Book Review - The Water Room by Christopher Fowler

I received The Water Room by Christopher Fowler from Transworld as part of their reading challenge. The idea is that you pick four books from a selection of twelve and they send you the first, which you read and then review before they send you the second, and so on. I picked The Water Room because it sounded like my kind of book – a sort of crime thriller with a mystery twist to it.

I had never heard of Christopher Fowler before reading this and so I had no idea that the book was part of a series. The Water Room is actually the second in the Bryant and May series of Mysteries. Having read it without this knowledge, I can safely say that it isn’t necessary to read the previous book to enjoy this one. Fowler introduces the characters and their circumstances at the beginning of the book sufficiently enough that you don’t feel that you have missed out.

Arthur Bryant and John May are octogenarian detectives who work in the fictional Peculiar Crimes Unit in London. I was a bit disappointed to learn that the unit was indeed fictional as I would have loved for it to have been a real thing. The unit is an offspring of the Metropolitan Police and takes on the bizarre crimes that are too time-consuming for the Met to investigate. In this particular story, the case involves an old lady who is found dead in her basement. Her death appears to be completely natural aside from the odd fact that she has a throat full of river water.
I’ll be honest, I found this book a little difficult to get into at first, not really warming to the character of Arthur Bryant. He is a typical old school detective who is methodical to the point of being obtuse, is arrogant and refuses to embrace anything that has happened in the last thirty years. Bryant was just a little bit too annoying for me to enjoy reading the book. However, not one to give up on a book, I decided to start again after reading a few chapters and I’m very glad I did. Once I got used to the obscure character, I actually quite warmed to him. He kind of reminded me of Columbo (the TV detective), in that he wanders around in his own little world, seemingly with no objective, but seeing things that others don’t and having that strange imagination that makes anything possible. It was quite enjoyable to read his thought processes and to wonder where he was going with his investigations.

John May is the polar opposite of Bryant; he embraces all things modern; is gregarious and outgoing, in stark contrast to Bryant’s solitary style; and he is a bit of an old womaniser. To be honest, even though he is part of the duo, I thought he was a bit of a secondary character really. May‘s character fit in very well with Bryant, acting to tame the latter where others can’t and being able to handle him where others prefer to steer clear. The two obviously have a long standing partnership both in and out of work and it is this that makes them such a good twosome. I’d be interested to read the other books in the series to see whether May takes the lead in other stories as it would be nice to learn a little bit more about him.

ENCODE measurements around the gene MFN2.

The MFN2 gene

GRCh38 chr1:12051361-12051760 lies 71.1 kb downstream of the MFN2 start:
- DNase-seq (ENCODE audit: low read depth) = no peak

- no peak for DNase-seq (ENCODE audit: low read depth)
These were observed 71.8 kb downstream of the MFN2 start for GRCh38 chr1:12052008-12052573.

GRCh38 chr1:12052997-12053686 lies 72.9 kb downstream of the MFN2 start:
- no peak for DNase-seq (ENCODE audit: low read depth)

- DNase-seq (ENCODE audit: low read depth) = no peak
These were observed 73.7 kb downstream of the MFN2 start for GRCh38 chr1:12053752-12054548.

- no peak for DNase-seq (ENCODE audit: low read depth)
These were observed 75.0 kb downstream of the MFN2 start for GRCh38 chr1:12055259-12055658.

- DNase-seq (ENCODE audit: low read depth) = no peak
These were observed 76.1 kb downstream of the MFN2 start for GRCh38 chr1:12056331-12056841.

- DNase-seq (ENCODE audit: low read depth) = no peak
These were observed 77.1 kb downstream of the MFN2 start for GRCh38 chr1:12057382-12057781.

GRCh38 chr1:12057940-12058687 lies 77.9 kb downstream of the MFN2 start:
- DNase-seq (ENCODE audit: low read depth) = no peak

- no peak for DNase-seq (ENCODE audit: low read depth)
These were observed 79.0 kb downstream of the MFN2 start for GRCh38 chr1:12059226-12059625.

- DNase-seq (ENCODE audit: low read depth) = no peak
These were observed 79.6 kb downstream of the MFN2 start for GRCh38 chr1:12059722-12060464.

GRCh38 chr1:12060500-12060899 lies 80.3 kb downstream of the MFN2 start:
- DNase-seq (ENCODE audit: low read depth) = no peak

The story is rather different to the usual detective novel script, very much thanks to the Peculiar Crimes Unit angle. I think Fowler has come up with a great idea with this one as it allows him to be a little more adventurous with the storyline. There is much less need to stick to the factual workings of the police and he can use a little more artistic licence, which he has to great effect. The story takes us back to a London where Jack the Ripper was still roaming the streets and many of the streets were actually rivers. There is a hint of a ghost story involved and I must admit that I found it quite eerie in places. I wouldn’t have liked to have read it when I was in the house on my own, that’s for sure.

Fowler is good at painting a picture through the eyes of his main characters. I really felt at times that I was in the places he described and he does just enough to let your mind run away with you. There were lots of twists and turns in the story and I was guessing until the end, which is always good. In true ‘whodunit’ style, there are lots of possible suspects, all with a good motive and I found it impossible to guess which one it would be until the end. There are many different characters, each with their own little story and sinister secrets and Fowler does an excellent job of weaving them all together to create an enjoyable story and a good read.

I’m glad that I gave the book a second chance, because it turned out to be a good read and I am actually looking forward to reading the others in the series – they are definitely going on my Amazon wish list!

The Water Room was published by Transworld in paperback in 2005 and is available on Amazon for £7.19


Christopher Fowler said...

Thank you for a very fair and balanced review. I think i takes a while to get to know Arthur Bryant, but once you get him, you start to enjoy his playful character (and he does get very playful - check out his efforts at magic and ventriloquism in the later books!)

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